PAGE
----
by Rose Rushe
IT was a crowded house for Limerick City Gallery of Art on Thursday May 21 for Ramon Kassam’s ‘Gallery’ on the ground floor and Gavin Hogg’s ‘Shadow Light’ occupying upper chambers and atrium. Siobhan O’Reilly, who has care of collections here, chose Drawings 11 as the third chapter, this absorbing and varied show displaying the Permanent Collection’s room.
Dr Una McCarthy, a Charleville woman appointed curator and director of this Pery Square Gallery, was host for the evening, welcoming our European Capital of Culture 2020 leader in thebidding stakes, Dr Mike Fitzpatrick as guest of honour. Also artists Sheila Richardson and Martin Shannon, Dr Hugh Maguire and Naomi O’Nolan of The Hunt Museum, CUISLE’s Paul Sweeney with wife Charlotte Breen and children, artist Kieran Carey, peace commissioner John Leonard, Labour’s Tom Shortt, artist Maurice Quillinan and many more.
This suite of art works will stay put daily until July 28; free to all.
Artist’s note on ‘Shadow Light’:
The work in this exhibition by Gavin Hogg, entitled ‘Shadow Light’ spans the years 2004 to 2014.
In this period of time the artist’s has focused on the richness of painting language and its ability to articulate imaginative and emotional energies which couldn’t be expressed any other way. For Hogg, the beauty of painting is the physical and imaginative possibilities open to it and the work in this exhibition is deeply concerned with exploring this potential.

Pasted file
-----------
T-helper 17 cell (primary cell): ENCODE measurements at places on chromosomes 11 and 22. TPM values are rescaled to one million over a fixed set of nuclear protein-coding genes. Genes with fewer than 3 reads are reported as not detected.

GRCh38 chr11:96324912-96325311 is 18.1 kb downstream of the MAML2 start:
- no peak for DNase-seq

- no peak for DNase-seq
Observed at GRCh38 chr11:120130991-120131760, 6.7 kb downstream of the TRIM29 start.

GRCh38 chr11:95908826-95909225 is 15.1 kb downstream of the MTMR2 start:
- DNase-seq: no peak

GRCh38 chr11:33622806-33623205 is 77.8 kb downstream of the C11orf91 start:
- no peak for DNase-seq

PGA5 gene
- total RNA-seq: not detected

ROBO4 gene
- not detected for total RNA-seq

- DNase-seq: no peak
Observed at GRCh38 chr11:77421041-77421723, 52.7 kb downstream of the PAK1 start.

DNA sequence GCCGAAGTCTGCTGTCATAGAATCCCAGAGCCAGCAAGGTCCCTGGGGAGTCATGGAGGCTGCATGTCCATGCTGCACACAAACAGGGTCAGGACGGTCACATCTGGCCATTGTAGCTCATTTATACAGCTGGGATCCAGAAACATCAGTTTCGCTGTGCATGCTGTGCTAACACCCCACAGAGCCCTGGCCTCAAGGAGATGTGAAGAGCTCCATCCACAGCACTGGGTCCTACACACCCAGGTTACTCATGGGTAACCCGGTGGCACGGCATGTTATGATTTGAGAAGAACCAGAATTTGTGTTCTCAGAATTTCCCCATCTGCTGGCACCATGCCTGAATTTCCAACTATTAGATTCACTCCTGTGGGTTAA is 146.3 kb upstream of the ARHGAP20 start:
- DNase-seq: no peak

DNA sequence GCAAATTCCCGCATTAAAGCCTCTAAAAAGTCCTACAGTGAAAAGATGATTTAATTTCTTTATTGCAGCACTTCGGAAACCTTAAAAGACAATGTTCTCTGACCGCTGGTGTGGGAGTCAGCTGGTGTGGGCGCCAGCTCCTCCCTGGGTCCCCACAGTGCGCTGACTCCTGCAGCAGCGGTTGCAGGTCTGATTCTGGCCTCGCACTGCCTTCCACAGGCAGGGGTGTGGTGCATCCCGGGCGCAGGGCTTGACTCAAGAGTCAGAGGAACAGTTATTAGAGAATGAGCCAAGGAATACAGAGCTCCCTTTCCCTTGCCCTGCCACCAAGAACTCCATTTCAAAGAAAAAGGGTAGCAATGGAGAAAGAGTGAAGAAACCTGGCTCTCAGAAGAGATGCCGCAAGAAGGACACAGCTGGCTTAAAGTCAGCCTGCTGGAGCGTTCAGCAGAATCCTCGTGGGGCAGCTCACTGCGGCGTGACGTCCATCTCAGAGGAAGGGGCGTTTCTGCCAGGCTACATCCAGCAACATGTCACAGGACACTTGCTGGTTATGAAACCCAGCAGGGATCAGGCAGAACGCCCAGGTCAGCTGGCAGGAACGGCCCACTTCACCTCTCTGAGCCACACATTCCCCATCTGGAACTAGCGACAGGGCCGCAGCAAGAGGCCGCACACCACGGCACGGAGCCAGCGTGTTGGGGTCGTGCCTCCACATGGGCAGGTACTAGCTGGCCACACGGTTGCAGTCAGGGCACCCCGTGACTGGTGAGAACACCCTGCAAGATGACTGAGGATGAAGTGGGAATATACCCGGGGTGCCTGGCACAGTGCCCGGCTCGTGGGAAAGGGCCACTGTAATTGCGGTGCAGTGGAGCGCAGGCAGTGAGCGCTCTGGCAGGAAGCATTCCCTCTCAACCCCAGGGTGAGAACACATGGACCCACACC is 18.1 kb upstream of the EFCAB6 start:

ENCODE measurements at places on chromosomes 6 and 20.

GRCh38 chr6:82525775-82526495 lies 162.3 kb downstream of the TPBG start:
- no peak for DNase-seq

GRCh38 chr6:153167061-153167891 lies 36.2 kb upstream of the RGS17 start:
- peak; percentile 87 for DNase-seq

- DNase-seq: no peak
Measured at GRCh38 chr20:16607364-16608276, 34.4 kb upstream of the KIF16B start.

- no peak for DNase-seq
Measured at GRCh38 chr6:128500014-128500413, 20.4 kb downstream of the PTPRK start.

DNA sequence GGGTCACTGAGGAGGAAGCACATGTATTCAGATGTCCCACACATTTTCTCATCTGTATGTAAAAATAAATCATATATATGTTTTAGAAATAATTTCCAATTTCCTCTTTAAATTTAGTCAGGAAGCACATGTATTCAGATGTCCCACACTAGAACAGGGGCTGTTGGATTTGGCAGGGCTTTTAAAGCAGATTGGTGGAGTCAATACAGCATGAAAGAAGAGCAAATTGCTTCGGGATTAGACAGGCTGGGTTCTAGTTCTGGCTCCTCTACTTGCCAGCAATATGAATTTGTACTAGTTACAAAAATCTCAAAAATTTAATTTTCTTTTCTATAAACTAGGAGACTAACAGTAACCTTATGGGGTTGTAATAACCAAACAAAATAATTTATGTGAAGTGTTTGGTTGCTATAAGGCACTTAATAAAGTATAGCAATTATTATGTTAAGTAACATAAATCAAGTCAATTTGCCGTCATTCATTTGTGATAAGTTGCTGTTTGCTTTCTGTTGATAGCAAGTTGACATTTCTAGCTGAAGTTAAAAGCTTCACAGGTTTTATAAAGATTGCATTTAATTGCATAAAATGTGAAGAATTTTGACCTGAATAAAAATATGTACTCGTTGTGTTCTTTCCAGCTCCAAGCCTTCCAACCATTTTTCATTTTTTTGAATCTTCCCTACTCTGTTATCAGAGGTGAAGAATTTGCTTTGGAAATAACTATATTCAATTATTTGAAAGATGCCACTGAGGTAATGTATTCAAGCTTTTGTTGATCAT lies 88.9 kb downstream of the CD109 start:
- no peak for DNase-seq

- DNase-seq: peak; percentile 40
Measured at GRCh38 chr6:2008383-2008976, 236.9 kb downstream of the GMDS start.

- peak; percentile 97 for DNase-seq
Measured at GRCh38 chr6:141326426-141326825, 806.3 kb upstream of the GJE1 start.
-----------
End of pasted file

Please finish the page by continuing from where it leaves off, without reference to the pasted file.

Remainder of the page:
The earlier work is influenced by more traditional aspects of painting. The technical use of oil paint and its ability to represent effects of natural light. Impressionist techniques play a part here and there are passages of paint which are pure retinal delight.
There are decorative concerns throughout all the work and they serve various functions. The play on wallpaper is present both as an evocation of the domestic and then as a surface which can be torn back to reveal energies hidden beneath.
The use of symbolism is central to the work. Symbols which are personal to the artist and others which are more archetypal in nature and which reach back centuries and are part of everyone’s psychic inheritance.
Artist’s note on ‘Gallery’:
Paintings form the basis of his practice and incorporate various motifs in their often ruthless and labored construction. The works in this exhibition re-connect with the concept of the artist as creative subject, combining the thematic of the artist’s workspace (canvas, studio, gallery and urban environment) with formal and conceptual references to the autonomous reality of modernist abstraction.
The paintings are the result of an intuitive reshuffling and re-contextualisation of studio materials, art histories, biographical elements and formal structures. They relate to one another through an invented narrative centred around an artist’s supposed activities, environment and viewpoints. The paintings are intended to act as both the documentation and result of this hypothetical narrative.
These compositions of invented spaces, viewpoints, paintings and actions, owe much of their painterly gesture to Kassam’s cut and paste approach to absorb and refract the abstract surface quality of the urban environment, particularly that of his hometown of Limerick City. He likens urban surroundings and experiences to physically living within a painting, citing the haphazard combinations of artificial colour, texture, form and narrative on any given streetscape as part of his concept.